DÍAZ-BALART: It would have been a big difference. [Telemundo, La Gran Batalla, 9/26/16]
Univision’s Enrique Acevedo: “That’s Two Full Presidential Debates Without [A] Specific Question About Immigration. Also, Nothing On Climate Change Or Gun Control.”
MSNBC’s Mariana Atencio: Inexcusable That Not A Single Question Has Been Asked About Immigration, The Border Wall, DREAMers In 90+ Minutes.”
Fusion’s Jorge Ramos: “After Two Debates, Not A Single Question About Immigration Or Latin America.”
Univision’s Maria Elena Salinas: Lack Of Immigration Questions Is “Why We Needed/Need A Latino Moderator.”
Fusion: “There Were Lots Of Issues That Were Also Ignored,” But Immigration “Is An Unpardonable Omission.” National Affairs correspondent Jorge Rivas explained that immigration policy is “one of the most burning questions haunting millions of viewers at home” and has “been a centerpiece of Donald Trump’s blustery campaign,” yet “the moderators ignored it.” Rivas lamented that moderators prioritized a question about Clinton’s paid speeches, which received a mere 13 votes on OpenDebateCoalition.com, over a question about deportation that received 37,000 votes. From the October 10 article:
One of the most burning questions haunting millions of viewers at home had to do with deportations and immigration policy. It’s an issue that’s been a centerpiece of Donald Trump’s blustery campaign for more than a year, but one he’s managed to avoid discussing in any detail during the first two presidential debates.
A 6-year-old could have done a better job getting the candidates to talk about immigration last night. In fact, one volunteered for the job. Sophie Cruz, a 6-year-old daughter of undocumented Mexican immigrants, submitted the question: “What happens to me if you deport my parents?”
Cruz’s question, submitted online to OpenDebateCoalition.com, received more than 37,000 votes, making it the 9th most popular suggested question for last night’s presidential debate. But the moderators ignored it.
Instead they asked Secretary Clinton about her paid speeches—a question that received only 13 votes on the website (so at least a dozen people could sleep a little better last night). We also got to hear more—without learning anything new—about deleting emails, destroying Isis and Trump on women.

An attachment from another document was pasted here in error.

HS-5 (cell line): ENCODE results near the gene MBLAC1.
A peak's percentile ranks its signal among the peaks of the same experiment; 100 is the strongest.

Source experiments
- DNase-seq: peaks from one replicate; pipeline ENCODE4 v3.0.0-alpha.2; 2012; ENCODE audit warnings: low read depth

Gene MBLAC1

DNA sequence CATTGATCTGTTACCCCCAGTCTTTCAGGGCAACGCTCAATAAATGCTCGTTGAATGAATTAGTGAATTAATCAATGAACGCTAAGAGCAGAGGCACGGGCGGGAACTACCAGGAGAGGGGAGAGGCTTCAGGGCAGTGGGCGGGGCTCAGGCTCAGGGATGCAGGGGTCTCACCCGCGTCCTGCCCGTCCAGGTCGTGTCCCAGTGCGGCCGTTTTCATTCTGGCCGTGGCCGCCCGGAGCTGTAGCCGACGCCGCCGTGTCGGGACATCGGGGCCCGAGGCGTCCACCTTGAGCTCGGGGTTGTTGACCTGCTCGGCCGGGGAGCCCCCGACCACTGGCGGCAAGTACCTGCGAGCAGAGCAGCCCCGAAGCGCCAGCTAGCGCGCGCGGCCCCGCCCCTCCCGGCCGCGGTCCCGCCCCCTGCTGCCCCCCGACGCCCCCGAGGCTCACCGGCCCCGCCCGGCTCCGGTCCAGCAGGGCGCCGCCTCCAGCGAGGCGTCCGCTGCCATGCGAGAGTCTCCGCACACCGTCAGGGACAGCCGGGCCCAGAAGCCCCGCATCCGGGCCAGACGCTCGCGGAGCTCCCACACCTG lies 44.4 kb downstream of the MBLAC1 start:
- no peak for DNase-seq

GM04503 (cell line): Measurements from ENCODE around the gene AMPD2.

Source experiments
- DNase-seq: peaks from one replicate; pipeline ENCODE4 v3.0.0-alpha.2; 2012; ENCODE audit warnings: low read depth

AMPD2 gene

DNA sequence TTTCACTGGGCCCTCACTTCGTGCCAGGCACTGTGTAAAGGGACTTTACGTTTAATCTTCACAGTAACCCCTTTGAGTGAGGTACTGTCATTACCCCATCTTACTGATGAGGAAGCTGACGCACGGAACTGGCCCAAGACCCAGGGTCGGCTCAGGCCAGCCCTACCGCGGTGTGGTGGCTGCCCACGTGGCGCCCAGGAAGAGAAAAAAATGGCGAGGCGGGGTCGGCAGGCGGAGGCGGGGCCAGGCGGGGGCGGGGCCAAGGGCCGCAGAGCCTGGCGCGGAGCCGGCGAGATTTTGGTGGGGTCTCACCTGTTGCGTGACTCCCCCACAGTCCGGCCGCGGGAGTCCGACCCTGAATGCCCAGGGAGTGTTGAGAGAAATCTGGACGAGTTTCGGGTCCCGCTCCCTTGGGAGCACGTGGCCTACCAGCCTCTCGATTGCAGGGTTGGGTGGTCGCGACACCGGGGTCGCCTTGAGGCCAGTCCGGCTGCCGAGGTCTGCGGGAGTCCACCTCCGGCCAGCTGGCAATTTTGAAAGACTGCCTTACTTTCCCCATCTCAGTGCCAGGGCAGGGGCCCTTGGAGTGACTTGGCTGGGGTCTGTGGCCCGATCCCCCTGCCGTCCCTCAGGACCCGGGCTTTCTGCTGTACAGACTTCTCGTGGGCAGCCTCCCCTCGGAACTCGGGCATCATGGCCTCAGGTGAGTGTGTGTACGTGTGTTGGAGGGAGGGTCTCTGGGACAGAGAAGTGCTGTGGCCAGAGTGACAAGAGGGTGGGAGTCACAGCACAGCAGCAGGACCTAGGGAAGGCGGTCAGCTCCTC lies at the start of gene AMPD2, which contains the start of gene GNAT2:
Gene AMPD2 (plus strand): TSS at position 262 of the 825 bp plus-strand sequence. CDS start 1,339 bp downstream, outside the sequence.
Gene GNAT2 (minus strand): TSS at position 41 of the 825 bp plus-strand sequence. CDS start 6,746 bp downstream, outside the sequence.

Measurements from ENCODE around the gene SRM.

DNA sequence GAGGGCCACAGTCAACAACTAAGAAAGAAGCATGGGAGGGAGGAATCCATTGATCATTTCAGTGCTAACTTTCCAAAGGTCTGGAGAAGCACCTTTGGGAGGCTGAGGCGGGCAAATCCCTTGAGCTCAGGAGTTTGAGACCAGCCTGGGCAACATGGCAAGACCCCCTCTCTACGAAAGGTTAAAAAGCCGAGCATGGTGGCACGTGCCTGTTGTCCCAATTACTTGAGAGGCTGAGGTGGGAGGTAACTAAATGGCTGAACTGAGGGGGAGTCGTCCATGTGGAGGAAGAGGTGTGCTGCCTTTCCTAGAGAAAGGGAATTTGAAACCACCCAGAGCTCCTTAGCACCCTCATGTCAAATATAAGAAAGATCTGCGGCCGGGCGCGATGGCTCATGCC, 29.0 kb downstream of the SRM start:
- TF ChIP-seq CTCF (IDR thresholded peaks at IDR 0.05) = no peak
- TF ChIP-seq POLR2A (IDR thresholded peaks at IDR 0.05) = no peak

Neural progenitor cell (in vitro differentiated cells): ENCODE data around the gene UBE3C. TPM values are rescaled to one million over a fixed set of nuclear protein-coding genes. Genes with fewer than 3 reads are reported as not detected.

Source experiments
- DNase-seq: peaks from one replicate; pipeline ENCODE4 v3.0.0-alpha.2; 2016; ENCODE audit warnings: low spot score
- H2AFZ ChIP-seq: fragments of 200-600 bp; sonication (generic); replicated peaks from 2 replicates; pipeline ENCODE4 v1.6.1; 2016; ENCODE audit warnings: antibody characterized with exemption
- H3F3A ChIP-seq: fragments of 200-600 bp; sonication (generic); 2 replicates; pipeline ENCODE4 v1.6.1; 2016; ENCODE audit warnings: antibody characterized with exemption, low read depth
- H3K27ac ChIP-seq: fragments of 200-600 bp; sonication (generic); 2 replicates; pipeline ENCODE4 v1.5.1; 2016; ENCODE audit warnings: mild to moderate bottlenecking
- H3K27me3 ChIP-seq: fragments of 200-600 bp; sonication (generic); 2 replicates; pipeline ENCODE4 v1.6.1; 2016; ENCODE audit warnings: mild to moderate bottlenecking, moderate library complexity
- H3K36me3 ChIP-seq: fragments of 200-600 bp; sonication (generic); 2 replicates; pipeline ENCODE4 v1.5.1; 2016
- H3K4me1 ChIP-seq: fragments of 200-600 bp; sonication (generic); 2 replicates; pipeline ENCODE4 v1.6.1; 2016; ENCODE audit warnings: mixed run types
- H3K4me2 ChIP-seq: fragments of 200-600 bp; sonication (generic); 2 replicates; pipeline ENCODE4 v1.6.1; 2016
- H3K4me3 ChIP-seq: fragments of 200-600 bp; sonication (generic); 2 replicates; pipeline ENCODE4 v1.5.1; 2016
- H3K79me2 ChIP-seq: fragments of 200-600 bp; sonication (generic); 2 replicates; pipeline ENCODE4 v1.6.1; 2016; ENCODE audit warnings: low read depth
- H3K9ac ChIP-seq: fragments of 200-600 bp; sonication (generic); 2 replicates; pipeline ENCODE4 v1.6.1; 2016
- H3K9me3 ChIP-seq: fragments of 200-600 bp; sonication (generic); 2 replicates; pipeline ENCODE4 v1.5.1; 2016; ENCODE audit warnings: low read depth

There were lots of other issues that were also ignored. In fact, of the 3.6 million votes cast for 15,800 proposed questions, the top two were about gun control, another topic that went undiscussed last night. The whole debate was “an unfortunate example of cherrypicking by moderators to give their own questions the veneer of representing the public,” according to a statement sent to Fusion by the founders of the Open Debate website.
Immigration, however, is an unpardonable omission. It’s an issue that has defined the election. The debates are literally the only times in the entire campaign that Trump hasn’t been talking about immigration or deportations. [Fusion, 10/10/16]
Univison’s Jaime Garcia: “A Question About Immigration Was Among The 10 Most Suggested To The Moderators On Sunday, But Just Like [In] The First Presidential Debate, It Was Not Brought Up.” In a segment from Univision’s Noticiero Univision: Edición Nocturna, Coalition for Humane Immigrant Rights of Los Angeles (CHIRLA) Director Angelica Salas pointed out that immigration has only been brought up by the candidates themselves, meaning it was discussed “from the perspective of Donald Trump where he is talking … about immigrants as criminals or people who should be deported.” Univision correspondent Jaime Garcia explained that the issue has “propelled” Donald Trump’s campaign, but moderators have failed to raise the question. Translated from the October 10 segment: